Article 1, Section 8, Clause 16
Patrick Henry, Virginia Ratifying Convention5 June 1788Elliot 3:51--52
A standing army we shall have, also, to execute the execrable commands of tyranny; and how are you to punish them? Will you order them to be punished? Who shall obey these orders? Will your mace-bearer be a match for a disciplined regiment? In what situation are we to be? The clause before you gives a power of direct taxation, unbounded and unlimited, exclusive power of legislation, in all cases whatsoever, for ten miles square, and over all places purchased for the erection of forts, magazines, arsenals, dockyards, &c. What resistance could be made? The attempt would be madness. You will find all the strength of this country in the hands of your enemies; their garrisons will naturally be the strongest places in the country. Your militia is given up to Congress, also, in another part of this plan: they will therefore act as they think proper: all power will be in their own possession. You cannot force them to receive their punishment: of what service would militia be to you, when, most probably, you will not have a single musket in the state? for, as arms are to be provided by Congress, they may or may not furnish them.
Let me here call your attention to that part which gives the Congress power "to provide for organizing, arming, and disciplining the militia, and for governing such part of them as may be employed in the service of the United States--reserving to the states, respectively, the appointment of the officers, and the authority of training the militia according to the discipline prescribed by Congress." By this, sir, you see that their control over our last and best defence is unlimited. If they neglect or refuse to discipline or arm our militia, they will be useless: the states can do neither--this power being exclusively given to Congress. The power of appointing officers over men not disciplined or armed is ridiculous; so that this pretended little remains of power left to the states may, at the pleasure of Congress, be rendered nugatory. Our situation will be deplorable indeed: nor can we ever expect to get this government amended, since I have already shown that a very small minority may prevent it, and that small minority interested in the continuance of the oppression. Will the oppressor let go the oppressed? Was there ever an instance? Can the annals of mankind exhibit one single example where rulers overcharged with power willingly let go the oppressed, though solicited and requested most earnestly? The application for amendments will therefore be fruitless. Sometimes, the oppressed have got loose by one of those bloody struggles that desolate a country; but a willing relinquishment of power is one of those things which human nature never was, nor ever will be, capable of.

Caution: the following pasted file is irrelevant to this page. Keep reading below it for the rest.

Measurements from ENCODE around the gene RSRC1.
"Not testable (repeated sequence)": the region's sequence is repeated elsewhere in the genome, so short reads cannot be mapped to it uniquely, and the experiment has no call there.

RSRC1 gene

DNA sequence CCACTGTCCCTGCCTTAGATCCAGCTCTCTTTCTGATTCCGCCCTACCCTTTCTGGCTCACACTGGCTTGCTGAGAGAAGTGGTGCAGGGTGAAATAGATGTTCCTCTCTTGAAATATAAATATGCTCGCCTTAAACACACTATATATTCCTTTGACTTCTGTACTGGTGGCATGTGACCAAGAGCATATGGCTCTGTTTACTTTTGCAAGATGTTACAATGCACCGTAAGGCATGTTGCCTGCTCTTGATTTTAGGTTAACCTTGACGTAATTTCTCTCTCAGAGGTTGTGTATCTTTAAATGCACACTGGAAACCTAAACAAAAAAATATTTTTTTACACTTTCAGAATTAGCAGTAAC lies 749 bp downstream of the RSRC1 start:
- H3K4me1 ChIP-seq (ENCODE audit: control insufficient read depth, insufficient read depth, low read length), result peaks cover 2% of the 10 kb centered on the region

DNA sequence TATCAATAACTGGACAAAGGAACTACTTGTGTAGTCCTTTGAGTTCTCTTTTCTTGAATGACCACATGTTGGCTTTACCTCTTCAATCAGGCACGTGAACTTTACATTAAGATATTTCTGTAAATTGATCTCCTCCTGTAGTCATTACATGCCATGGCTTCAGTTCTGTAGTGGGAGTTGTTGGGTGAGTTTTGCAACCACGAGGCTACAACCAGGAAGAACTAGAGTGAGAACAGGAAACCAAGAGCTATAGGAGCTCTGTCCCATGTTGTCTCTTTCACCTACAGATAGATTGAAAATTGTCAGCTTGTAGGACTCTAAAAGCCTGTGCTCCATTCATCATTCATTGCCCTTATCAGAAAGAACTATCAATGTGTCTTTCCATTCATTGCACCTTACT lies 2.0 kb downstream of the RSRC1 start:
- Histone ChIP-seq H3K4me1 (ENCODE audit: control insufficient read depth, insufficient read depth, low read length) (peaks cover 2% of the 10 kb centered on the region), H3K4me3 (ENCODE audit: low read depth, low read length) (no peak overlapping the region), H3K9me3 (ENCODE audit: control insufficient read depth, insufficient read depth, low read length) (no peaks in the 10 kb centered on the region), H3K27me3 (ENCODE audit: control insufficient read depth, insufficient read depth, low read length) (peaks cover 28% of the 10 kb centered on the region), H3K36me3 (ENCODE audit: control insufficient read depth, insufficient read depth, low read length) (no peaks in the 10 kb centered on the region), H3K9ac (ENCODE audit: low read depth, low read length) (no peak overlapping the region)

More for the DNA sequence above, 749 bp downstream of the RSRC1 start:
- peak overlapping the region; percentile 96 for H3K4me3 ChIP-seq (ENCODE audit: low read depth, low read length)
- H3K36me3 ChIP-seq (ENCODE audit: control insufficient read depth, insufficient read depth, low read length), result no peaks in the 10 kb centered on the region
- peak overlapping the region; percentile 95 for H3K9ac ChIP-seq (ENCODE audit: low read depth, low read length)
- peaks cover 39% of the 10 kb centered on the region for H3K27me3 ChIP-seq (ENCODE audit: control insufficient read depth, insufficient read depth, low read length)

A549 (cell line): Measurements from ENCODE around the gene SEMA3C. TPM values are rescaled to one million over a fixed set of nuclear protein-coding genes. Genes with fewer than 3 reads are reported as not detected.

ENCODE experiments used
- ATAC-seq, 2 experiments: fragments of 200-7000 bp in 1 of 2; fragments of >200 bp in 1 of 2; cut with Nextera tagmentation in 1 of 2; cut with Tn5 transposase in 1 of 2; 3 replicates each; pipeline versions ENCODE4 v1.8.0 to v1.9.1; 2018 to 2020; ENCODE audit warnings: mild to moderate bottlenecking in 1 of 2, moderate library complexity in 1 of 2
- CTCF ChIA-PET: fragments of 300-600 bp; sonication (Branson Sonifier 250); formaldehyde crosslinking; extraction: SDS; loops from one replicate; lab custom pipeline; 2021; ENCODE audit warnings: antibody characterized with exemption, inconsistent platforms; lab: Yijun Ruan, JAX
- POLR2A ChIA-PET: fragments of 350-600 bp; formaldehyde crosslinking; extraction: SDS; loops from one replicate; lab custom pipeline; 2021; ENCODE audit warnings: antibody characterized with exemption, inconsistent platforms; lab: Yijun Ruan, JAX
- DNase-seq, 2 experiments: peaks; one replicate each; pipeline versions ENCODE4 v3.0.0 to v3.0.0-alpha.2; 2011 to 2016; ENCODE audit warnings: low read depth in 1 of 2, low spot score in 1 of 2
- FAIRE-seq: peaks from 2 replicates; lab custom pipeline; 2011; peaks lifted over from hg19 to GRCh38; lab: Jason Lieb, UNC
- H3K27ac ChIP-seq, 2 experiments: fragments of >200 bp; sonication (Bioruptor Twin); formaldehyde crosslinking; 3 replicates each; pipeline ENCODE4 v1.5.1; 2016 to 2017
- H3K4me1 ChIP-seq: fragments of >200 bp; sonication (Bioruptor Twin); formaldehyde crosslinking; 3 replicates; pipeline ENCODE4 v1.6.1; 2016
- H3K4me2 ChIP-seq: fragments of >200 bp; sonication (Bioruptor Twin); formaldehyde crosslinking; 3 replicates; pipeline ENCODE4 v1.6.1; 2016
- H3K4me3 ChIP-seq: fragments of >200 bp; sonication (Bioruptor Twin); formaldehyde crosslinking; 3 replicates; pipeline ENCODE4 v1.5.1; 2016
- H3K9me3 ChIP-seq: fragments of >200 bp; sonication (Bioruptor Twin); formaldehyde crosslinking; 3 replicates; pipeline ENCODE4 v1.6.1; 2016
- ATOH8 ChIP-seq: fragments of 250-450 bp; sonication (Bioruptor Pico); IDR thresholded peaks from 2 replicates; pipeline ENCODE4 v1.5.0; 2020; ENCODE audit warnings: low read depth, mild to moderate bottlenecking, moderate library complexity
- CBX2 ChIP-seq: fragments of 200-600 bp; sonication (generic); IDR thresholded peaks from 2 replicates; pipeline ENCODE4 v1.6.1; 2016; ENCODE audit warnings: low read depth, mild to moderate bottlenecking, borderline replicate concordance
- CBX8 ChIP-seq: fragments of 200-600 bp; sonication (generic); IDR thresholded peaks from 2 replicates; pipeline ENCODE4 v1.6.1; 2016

Elliot, Jonathan, ed. The Debates in the Several State Conventions on the Adoption of the Federal Constitution as Recommended by the General Convention at Philadelphia in 1787. . . . 5 vols. 2d ed. 1888. Reprint. New York: Burt Franklin, n.d.
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